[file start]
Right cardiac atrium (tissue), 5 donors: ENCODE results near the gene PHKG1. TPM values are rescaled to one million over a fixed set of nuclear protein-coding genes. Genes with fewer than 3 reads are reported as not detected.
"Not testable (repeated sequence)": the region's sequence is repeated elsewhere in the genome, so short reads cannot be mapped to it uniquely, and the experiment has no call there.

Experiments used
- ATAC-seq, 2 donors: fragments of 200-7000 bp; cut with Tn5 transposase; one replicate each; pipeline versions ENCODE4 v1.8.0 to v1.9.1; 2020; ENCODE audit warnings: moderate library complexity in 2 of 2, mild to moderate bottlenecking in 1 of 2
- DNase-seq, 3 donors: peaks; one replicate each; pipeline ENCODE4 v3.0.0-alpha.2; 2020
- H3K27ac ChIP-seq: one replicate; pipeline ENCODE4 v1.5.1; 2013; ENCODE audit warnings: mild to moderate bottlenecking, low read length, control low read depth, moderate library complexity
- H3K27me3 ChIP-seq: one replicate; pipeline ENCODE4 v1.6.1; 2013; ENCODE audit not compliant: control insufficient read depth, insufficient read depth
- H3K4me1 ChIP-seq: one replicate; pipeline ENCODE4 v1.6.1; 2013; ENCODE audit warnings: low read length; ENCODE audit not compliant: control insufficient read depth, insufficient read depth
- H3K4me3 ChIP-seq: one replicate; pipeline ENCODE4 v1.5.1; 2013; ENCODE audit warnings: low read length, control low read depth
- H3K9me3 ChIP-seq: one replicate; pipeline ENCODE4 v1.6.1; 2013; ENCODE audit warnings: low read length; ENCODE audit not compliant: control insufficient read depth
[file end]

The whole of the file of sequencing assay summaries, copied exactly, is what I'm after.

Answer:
Right cardiac atrium (tissue), 5 donors: ENCODE results near the gene PHKG1. TPM values are rescaled to one million over a fixed set of nuclear protein-coding genes. Genes with fewer than 3 reads are reported as not detected.
"Not testable (repeated sequence)": the region's sequence is repeated elsewhere in the genome, so short reads cannot be mapped to it uniquely, and the experiment has no call there.

Experiments used
- ATAC-seq, 2 donors: fragments of 200-7000 bp; cut with Tn5 transposase; one replicate each; pipeline versions ENCODE4 v1.8.0 to v1.9.1; 2020; ENCODE audit warnings: moderate library complexity in 2 of 2, mild to moderate bottlenecking in 1 of 2
- DNase-seq, 3 donors: peaks; one replicate each; pipeline ENCODE4 v3.0.0-alpha.2; 2020
- H3K27ac ChIP-seq: one replicate; pipeline ENCODE4 v1.5.1; 2013; ENCODE audit warnings: mild to moderate bottlenecking, low read length, control low read depth, moderate library complexity
- H3K27me3 ChIP-seq: one replicate; pipeline ENCODE4 v1.6.1; 2013; ENCODE audit not compliant: control insufficient read depth, insufficient read depth
- H3K4me1 ChIP-seq: one replicate; pipeline ENCODE4 v1.6.1; 2013; ENCODE audit warnings: low read length; ENCODE audit not compliant: control insufficient read depth, insufficient read depth
- H3K4me3 ChIP-seq: one replicate; pipeline ENCODE4 v1.5.1; 2013; ENCODE audit warnings: low read length, control low read depth
- H3K9me3 ChIP-seq: one replicate; pipeline ENCODE4 v1.6.1; 2013; ENCODE audit warnings: low read length; ENCODE audit not compliant: control insufficient read depth